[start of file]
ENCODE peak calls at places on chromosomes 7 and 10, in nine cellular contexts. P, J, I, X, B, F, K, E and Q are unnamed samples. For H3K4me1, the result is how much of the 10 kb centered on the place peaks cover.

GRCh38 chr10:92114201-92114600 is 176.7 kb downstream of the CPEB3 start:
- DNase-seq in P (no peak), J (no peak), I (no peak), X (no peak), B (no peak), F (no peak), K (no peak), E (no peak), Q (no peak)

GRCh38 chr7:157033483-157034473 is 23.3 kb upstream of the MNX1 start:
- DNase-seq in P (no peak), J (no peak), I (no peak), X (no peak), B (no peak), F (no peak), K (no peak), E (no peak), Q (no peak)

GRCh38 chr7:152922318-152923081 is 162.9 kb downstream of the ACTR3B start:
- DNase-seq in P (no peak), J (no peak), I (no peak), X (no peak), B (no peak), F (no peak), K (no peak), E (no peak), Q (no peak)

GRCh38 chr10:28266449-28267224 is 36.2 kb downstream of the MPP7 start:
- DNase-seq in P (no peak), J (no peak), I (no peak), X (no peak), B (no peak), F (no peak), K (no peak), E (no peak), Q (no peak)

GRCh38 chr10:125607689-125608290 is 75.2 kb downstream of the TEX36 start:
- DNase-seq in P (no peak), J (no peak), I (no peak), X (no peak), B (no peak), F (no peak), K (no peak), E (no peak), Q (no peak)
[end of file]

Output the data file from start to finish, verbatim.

ENCODE peak calls at places on chromosomes 7 and 10, in nine cellular contexts. P, J, I, X, B, F, K, E and Q are unnamed samples. For H3K4me1, the result is how much of the 10 kb centered on the place peaks cover.

GRCh38 chr10:92114201-92114600 is 176.7 kb downstream of the CPEB3 start:
- DNase-seq in P (no peak), J (no peak), I (no peak), X (no peak), B (no peak), F (no peak), K (no peak), E (no peak), Q (no peak)

GRCh38 chr7:157033483-157034473 is 23.3 kb upstream of the MNX1 start:
- DNase-seq in P (no peak), J (no peak), I (no peak), X (no peak), B (no peak), F (no peak), K (no peak), E (no peak), Q (no peak)

GRCh38 chr7:152922318-152923081 is 162.9 kb downstream of the ACTR3B start:
- DNase-seq in P (no peak), J (no peak), I (no peak), X (no peak), B (no peak), F (no peak), K (no peak), E (no peak), Q (no peak)

GRCh38 chr10:28266449-28267224 is 36.2 kb downstream of the MPP7 start:
- DNase-seq in P (no peak), J (no peak), I (no peak), X (no peak), B (no peak), F (no peak), K (no peak), E (no peak), Q (no peak)

GRCh38 chr10:125607689-125608290 is 75.2 kb downstream of the TEX36 start:
- DNase-seq in P (no peak), J (no peak), I (no peak), X (no peak), B (no peak), F (no peak), K (no peak), E (no peak), Q (no peak)